Catnip – everything you need to know

Catnip – everything you need to know

Catnip is a plant that has a mildly euphoric effect on cats, often making them revert to a kitten-like, playful state.

Some cat-owners might be concerned about giving their pet a plant that has such an effect, but there’s nothing to worry about. Argos Pet Insurance reveals everything you need to know about catnip:

What is catnip?

Nepeta Cataria, better known as catnip, is a type of herb that belongs to the mint family. It contains the feline attractant nepetalactone, which is released in oil when the plant’s leaves are crushed. The scent of the oil is what causes the reaction, but cats bite the leaves to release more oil. The effects of catnip last for around fifteen minutes.

Is it safe for my cat?

Catnip is safe as long as it is used in moderation! Too much may cause vomiting and diarrhoea so be careful. If this does happen, however, it is usually mild and transient but always be careful not to overindulge.

While catnip is usually just used as a play item, it also relieves stress in cats, causing a carefree attitude. It may be handy to play with during stressful times, such as returning from a vet trip.

It’s best not to overindulge your cat with catnip, saving it as an occasional treat. Giving it to your cat too often will eventually wear out the affect, so just one weekly playtime is recommended.

It is also safe for you and can be brewed to soothe an upset stomach.

What is the best kind of catnip?

You can purchase catnip in a variety of ways. The crushed leaves can be placed inside toys, which you can buy online or from shops. However, some cat experts warn against this as the plant’s stems can be used as toy filler, which are sharp and potentially dangerous if your pet bites the toy. Buying a refillable toy that you can fill with your own catnip is a safer option than a sealed toy.

Loose catnip can be bought from many pet shops and online stores, allowing you to give your cat loose catnip or even make your own toys, sewing a pouch for the treat.

If you want to know exactly where your catnip comes from, you can grow your own. Be careful though – you might have all the neighbourhood cats eating it!

My cat isn’t interested in catnip.

An interest in catnip is hereditary and has an effect on 50-75% of cats. It doesn’t tend to affect kittens either, with reactions usually seen in cats aged six months or older.

If your cat seems to have lost interest in a catnip toy they once wouldn’t leave alone, all of the oil from the leaves may have been released, so you may need to refill the toy with fresh catnip or replace it altogether.

Pic © Creative Commons

Content provided by Argos Pet Insurance

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38 thoughts on “Catnip – everything you need to know

    • Marc-André says:

      It contains a chemical similar to that found in silvervine, catnip and valerian which all are a cat attract. 😮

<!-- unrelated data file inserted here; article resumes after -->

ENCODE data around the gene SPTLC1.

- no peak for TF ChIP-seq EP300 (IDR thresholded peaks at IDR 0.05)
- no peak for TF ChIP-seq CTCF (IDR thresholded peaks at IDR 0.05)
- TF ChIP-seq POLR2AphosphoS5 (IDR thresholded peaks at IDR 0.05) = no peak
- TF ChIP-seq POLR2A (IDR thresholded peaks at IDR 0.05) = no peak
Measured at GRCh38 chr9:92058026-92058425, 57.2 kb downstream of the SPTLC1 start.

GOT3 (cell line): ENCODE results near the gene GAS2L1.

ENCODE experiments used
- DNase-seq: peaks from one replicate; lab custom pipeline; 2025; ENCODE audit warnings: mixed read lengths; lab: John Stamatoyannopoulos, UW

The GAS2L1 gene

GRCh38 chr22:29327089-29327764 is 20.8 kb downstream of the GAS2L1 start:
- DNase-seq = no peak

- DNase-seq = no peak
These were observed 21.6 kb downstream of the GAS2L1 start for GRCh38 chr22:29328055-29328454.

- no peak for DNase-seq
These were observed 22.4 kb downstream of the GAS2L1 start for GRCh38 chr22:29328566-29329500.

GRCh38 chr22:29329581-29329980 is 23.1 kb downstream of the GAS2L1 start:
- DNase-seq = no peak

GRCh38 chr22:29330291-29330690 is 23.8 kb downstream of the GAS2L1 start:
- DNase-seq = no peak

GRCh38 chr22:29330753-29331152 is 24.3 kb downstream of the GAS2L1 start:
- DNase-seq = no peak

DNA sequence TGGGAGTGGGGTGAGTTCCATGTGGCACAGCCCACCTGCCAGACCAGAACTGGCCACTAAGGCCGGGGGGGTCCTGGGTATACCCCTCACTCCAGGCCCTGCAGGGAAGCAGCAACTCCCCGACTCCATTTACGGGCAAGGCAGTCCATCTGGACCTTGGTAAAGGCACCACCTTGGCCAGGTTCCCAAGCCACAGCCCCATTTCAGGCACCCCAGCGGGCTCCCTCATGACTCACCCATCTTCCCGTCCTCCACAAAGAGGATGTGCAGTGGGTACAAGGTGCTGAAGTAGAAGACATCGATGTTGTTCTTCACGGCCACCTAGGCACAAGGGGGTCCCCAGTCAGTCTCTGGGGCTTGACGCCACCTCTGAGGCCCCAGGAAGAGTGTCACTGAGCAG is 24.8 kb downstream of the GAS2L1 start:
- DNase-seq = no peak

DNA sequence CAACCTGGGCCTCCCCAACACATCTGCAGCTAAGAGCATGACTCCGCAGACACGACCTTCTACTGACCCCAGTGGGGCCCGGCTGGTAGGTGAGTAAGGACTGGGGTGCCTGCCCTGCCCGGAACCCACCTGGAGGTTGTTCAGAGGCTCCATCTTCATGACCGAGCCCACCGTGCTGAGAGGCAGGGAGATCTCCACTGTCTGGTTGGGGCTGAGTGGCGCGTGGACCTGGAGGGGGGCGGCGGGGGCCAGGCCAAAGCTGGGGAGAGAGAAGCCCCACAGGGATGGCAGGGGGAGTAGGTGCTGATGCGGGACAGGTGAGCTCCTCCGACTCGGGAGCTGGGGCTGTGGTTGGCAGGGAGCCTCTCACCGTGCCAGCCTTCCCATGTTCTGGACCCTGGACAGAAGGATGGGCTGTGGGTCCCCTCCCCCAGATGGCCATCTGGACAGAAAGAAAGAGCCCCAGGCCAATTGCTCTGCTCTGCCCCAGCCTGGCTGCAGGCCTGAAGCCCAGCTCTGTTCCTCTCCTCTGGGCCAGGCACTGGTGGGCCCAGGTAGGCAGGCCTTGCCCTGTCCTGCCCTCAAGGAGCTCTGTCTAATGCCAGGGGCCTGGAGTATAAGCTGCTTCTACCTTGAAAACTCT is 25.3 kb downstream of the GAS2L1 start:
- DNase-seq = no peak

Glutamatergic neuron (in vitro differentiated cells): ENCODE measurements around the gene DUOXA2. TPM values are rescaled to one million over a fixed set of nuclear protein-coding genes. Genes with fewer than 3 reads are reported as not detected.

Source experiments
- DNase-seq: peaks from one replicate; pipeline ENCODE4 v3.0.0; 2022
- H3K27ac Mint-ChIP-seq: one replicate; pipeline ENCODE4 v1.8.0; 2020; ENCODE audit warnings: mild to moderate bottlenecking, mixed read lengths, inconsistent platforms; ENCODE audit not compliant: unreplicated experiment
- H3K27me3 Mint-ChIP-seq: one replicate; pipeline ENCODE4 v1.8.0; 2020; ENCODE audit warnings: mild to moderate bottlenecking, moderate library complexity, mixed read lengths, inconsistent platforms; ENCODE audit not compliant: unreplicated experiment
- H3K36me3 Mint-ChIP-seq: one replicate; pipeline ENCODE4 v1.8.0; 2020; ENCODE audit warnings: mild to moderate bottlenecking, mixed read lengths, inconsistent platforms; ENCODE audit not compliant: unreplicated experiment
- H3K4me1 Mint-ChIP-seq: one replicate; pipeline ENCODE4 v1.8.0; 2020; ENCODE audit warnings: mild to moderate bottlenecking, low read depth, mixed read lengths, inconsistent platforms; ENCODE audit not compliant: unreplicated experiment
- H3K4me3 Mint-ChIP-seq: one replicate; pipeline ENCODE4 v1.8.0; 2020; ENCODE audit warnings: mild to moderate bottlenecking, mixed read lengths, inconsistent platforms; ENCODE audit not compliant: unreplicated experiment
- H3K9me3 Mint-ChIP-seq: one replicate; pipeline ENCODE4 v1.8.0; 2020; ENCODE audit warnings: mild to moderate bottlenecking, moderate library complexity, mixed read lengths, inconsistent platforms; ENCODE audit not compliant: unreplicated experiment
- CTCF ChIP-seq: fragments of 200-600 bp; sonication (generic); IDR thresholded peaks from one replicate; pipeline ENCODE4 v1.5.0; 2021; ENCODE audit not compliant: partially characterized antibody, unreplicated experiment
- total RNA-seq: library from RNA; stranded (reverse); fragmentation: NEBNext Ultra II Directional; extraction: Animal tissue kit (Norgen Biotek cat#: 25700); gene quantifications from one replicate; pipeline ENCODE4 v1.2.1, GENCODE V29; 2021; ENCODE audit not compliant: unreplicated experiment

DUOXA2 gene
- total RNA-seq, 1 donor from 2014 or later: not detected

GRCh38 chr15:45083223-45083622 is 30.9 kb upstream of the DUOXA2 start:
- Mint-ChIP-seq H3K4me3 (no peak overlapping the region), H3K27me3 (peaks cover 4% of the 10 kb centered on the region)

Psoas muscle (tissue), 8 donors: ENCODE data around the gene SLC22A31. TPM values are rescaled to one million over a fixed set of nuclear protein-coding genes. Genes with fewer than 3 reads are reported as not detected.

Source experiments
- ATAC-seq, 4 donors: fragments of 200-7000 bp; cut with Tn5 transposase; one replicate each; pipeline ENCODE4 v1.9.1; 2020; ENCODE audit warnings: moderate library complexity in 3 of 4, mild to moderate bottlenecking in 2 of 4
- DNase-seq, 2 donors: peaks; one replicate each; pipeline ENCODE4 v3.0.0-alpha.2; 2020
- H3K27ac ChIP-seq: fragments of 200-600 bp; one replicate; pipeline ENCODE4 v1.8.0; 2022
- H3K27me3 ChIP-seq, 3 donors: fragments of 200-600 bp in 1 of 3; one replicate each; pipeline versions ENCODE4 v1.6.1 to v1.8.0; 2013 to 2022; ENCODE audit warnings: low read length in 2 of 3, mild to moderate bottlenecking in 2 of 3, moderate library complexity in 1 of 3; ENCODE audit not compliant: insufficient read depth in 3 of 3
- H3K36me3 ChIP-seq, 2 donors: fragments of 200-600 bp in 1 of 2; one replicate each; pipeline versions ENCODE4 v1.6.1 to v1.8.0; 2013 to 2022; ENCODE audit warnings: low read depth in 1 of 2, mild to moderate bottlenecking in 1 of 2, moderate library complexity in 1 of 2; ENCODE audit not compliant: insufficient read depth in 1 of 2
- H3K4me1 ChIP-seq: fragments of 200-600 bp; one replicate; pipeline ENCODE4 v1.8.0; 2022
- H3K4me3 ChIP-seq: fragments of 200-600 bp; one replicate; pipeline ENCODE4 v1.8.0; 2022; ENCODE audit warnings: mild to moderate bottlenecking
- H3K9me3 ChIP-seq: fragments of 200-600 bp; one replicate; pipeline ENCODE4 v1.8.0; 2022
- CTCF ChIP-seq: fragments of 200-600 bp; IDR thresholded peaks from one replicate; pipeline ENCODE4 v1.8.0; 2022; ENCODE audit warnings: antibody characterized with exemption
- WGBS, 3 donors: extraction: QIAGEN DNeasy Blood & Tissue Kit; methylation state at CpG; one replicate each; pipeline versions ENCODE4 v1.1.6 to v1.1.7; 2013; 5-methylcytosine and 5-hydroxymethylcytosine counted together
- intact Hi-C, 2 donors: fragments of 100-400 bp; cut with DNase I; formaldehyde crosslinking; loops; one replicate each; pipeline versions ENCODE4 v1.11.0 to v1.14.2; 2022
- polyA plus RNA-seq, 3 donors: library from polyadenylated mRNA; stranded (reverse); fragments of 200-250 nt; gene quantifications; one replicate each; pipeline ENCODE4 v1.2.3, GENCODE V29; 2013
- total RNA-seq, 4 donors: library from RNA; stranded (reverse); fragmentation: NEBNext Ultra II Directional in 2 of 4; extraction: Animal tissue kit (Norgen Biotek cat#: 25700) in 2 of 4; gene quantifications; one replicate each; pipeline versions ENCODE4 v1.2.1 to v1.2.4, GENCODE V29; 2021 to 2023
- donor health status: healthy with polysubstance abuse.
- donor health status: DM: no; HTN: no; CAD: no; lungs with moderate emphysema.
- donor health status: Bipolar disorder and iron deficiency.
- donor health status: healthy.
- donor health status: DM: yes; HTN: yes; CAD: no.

1. Emma says:

    My cat likes it, but not as much as our neighbouring cats who all come to our house for their fix. We’re like the drug dealers of the area!

  2. Ana Mari Pérez Marín says:

    Catnip, NEPETA is drug for cats, and some can not stop: take drugs very often!

  3. chrisscatmeow says:

    I also grow catnip maybe abit too much as I do get visiting cats in my garden.One trick if trying to grow your own and the plant is very young and of course your cat can’t wait, is to cover it with the end of a large plastic bottle,take off to water.I bought cheap baby socks and dry the catnip then strip off the leaves which will just crumble anyway and I stuffed the baby socks,sewed the top,I think I made about 40 and donated them to The Cats Protection where I volunteer for either Christmas presents or to sell in the shop.We put signs up on the pens if they can’t have cat nip.x?????

  4. Kris says:

    I have catmint in the yard. One cat really likes it, one cat is moderately interested, the third one? He doesn’t really care. They all know where it is in the yard, but they much prefer the wild catnip which comes off the ranch in the Blue Mountains near our house. We dry it and months later, they go crazy over the stuff. One cat will eat it and drool and roll, one cat eats a bit of it, roll, and he calls it good, the last cat? He’ll play in it and chew on it and make a big mess of what might be left! They really like the dried stems. Raw…you have never seen cat drool like cats on wild organic nip! I often wonder if the cougar like the stuff…..

    • Marc-André says:

      The cougar would probably like it too! Also the wild catnip is probably a different type of catnip to your own. There are plenty of different strains of it.

  5. Sue McCarthy says:

    My cats love catnip too, dried in toys and my plants in the garden. My old cat used to rub himself against the plants and drool in ecstasy, the white fur on his neck was stained green!

  6. zodiacimmortal says:

    What if my cat actually EATS it? I’ve never seen a cat lick up the leaves… I have a few dif. Catnip here. a bottle of the Kong for kitties, (which has lavender in it as well) , there’s an organic one from a friend and a tube I bought in Walmart… it doesn’t matter which one I give Sully she licks it up then she does the ‘drunk rolls and wiggles’ sometimes trying to nip me if I go to pet her.

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